6B Forfeiture of proceeds of terrorism: Where any property is seized or attached in the belief that it constitutes proceeds of terrorism and is produced before the Designated Authority, it shall, on being satisfied that the said property constitutes proceeds of terrorism, order forfeiture of such property, whether or not the person from whose possession it is seized or attached, is prosecuted in a Special Court for an offence under this Act.

6C Issue of show-cause notice before forfeiture of proceeds of terrorism:

(1) No order forfeiting any proceeds of terrorism shall be made under section 6B, unless the person holding or in possession of such proceeds is given a notice in writing informing him of the grounds on which it is proposed to forfeit the proceeds of terrorism and such person is given an opportunity of making a representation in writing within such reasonable time as may be specified in the notice against the grounds of forfeiture and is also given a reasonable opportunity of being heard in the matter.

(2) No order of forfeiture shall be made under sub-section (1), if such person establishes that he is a bona fide transferee of such proceeds for value without knowing that they represent proceeds of terrorism.

(3) It shall be competent to the Designated Authority to make an order, in respect of property seized or attached, (a) in the case of a perishable property directing it to be sold: and the provisions of section 459 of the Code shall, as nearly as may be practicable, apply to the net proceeds of such sale; (b) in the case of other property, nominating any officer of the Central Government to perform the function of the Administrator of such property subject to such conditions as may be specified by the Designated Authority.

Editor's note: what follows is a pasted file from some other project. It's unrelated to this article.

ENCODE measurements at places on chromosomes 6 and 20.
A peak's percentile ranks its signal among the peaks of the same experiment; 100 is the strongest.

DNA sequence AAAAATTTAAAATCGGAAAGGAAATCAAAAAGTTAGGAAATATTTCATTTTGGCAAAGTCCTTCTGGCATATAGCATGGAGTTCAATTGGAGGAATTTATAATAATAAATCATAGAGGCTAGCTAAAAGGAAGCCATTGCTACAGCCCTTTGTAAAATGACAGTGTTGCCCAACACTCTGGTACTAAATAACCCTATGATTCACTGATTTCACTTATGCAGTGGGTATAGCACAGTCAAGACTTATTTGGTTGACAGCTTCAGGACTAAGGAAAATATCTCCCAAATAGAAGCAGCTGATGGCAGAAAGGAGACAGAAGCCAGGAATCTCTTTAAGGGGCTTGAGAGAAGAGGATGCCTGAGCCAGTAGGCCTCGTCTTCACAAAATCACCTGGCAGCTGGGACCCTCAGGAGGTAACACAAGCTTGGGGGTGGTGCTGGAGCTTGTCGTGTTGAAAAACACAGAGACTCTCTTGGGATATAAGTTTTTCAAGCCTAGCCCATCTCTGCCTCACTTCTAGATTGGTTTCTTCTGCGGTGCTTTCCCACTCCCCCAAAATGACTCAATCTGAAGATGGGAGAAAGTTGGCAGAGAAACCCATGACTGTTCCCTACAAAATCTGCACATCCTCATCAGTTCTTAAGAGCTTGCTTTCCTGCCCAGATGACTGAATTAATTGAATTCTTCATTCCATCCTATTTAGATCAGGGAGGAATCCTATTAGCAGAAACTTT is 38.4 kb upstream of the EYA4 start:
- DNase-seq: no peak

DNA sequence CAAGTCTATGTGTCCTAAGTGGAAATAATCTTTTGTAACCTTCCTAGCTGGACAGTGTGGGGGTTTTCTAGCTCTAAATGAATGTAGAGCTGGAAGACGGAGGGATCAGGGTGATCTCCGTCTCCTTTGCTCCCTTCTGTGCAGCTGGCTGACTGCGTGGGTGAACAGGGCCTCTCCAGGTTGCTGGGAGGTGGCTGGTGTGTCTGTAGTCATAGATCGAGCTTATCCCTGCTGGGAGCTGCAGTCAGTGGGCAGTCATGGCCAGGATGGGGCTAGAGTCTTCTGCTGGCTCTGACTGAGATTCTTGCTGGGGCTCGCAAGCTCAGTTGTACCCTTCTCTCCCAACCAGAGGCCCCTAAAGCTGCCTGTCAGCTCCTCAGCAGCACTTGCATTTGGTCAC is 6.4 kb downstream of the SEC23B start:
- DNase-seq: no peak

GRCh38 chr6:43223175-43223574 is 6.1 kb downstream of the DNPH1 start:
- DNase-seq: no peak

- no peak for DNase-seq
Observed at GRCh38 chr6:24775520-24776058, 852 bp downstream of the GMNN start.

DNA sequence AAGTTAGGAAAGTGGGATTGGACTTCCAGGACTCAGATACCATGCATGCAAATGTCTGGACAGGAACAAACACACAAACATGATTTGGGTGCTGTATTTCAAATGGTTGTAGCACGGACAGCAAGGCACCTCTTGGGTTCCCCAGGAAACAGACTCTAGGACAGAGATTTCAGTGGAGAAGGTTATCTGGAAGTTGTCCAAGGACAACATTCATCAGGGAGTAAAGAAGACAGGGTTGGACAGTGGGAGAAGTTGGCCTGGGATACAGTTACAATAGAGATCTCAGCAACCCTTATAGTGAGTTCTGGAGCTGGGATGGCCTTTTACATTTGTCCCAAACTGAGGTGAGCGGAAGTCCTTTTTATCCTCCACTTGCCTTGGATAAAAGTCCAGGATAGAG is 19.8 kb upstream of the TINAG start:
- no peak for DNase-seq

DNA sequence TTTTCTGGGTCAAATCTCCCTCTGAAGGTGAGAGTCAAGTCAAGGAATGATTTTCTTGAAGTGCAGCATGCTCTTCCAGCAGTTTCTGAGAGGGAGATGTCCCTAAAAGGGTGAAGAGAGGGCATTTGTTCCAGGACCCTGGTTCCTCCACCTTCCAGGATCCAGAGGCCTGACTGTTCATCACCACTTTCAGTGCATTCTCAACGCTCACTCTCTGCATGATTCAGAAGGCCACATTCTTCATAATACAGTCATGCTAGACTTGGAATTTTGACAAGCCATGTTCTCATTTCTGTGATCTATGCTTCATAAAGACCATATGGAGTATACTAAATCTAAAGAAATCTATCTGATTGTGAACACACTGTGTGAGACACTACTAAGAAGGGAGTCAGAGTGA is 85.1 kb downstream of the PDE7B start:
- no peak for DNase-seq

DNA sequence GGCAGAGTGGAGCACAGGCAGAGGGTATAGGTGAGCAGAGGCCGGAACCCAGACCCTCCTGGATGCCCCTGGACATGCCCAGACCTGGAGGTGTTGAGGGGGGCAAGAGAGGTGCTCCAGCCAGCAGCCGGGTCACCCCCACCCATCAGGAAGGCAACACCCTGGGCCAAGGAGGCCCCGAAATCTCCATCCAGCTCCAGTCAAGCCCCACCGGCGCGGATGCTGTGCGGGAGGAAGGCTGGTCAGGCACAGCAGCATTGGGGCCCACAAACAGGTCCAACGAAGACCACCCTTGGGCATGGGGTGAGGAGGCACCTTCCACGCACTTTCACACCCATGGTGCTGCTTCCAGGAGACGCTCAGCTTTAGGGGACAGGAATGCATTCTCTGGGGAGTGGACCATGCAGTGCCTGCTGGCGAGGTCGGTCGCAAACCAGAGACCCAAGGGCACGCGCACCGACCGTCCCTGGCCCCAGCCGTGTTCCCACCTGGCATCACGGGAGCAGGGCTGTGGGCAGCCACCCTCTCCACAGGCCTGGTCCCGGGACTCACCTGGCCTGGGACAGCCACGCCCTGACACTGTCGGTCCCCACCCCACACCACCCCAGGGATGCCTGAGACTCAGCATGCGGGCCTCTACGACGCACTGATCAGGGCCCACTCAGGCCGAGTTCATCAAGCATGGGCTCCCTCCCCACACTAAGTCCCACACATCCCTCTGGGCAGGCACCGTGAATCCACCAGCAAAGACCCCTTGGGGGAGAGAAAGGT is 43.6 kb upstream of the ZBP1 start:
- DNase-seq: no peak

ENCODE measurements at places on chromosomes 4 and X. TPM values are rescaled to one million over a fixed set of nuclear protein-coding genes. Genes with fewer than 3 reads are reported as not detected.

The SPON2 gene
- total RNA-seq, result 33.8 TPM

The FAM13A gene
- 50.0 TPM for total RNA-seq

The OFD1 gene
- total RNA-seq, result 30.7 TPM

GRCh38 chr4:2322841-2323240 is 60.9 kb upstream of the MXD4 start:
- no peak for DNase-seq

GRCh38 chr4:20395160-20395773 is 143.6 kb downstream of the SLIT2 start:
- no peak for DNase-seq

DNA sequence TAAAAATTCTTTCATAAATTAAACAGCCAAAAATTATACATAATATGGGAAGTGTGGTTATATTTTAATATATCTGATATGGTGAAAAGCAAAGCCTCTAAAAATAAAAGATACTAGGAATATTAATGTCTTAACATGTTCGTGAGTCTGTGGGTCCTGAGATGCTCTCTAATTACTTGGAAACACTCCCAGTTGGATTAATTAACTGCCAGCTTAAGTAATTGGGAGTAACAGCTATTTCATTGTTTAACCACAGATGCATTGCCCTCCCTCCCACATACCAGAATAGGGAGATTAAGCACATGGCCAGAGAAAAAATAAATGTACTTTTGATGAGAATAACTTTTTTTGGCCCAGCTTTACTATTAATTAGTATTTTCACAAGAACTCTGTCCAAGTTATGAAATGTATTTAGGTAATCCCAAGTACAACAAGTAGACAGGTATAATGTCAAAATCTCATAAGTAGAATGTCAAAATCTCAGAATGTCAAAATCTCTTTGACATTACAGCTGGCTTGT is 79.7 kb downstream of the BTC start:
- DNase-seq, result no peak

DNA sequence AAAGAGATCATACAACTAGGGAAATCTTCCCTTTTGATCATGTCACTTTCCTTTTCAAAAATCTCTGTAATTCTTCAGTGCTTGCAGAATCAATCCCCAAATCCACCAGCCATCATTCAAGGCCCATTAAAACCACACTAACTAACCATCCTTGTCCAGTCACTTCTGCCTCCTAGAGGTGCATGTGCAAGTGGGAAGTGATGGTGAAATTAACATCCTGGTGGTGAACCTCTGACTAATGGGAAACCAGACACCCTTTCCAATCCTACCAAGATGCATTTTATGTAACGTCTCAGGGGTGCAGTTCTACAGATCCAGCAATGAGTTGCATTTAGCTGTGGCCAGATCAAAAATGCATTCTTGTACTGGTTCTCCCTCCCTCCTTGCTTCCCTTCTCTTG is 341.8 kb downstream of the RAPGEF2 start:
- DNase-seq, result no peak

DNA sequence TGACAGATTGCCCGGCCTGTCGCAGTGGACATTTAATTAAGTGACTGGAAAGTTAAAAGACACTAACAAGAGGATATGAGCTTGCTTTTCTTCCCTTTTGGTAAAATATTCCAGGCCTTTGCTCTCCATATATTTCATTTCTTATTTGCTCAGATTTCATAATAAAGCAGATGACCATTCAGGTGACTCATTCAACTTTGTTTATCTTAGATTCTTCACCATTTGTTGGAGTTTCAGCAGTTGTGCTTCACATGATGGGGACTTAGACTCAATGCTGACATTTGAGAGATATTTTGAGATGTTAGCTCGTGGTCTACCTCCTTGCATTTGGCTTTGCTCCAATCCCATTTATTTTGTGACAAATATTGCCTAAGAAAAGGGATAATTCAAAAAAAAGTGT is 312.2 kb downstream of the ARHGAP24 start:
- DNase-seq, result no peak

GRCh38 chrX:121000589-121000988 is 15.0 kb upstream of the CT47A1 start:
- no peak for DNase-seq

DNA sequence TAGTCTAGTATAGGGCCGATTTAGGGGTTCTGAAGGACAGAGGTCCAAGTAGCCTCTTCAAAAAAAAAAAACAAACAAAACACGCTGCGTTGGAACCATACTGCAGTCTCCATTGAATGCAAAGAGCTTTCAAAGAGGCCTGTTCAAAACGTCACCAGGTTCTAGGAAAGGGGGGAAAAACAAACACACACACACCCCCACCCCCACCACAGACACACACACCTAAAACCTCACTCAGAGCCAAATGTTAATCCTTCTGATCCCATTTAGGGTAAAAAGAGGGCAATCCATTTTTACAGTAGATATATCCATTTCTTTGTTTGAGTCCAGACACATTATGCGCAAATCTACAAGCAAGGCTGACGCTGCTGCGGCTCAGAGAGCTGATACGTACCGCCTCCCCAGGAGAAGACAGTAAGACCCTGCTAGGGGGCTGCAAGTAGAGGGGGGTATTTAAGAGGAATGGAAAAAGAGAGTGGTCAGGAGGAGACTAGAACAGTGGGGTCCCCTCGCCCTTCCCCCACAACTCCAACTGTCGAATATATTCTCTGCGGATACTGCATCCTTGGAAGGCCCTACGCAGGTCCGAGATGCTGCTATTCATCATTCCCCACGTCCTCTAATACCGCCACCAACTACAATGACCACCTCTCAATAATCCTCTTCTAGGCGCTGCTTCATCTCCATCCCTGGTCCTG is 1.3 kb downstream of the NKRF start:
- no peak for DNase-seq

6D Appeal: (1) Any person aggrieved by an order of forfeiture under section 6B may, within one month from the date of the communication to him of such order, appeal to the High Court within whose jurisdiction the Designated Authority, who passed the order to be appealed against, is situated.

(2) Where an order under section 6B is modified or annulled by the High Court or where in a prosecution instituted for the violation of the provisions of this Act, the person against whom an order of forfeiture has been made under section 6B, is acquitted and in either case it is not possible for any reason to return the proceeds of terrorism forfeited, such person shall be paid the price therefor as if the proceeds of terrorism had been sold to the Central Government with reasonable interest calculated from the day of seizure of the proceeds of terrorism and such price shall be determined in the manner prescribed.

6E Order of forfeiture not to interfere with other punishments: The order of forfeiture made under this Act by the Designated Authority, shall not prevent the infliction of any other punishment to which the person affected thereby is liable under this Act.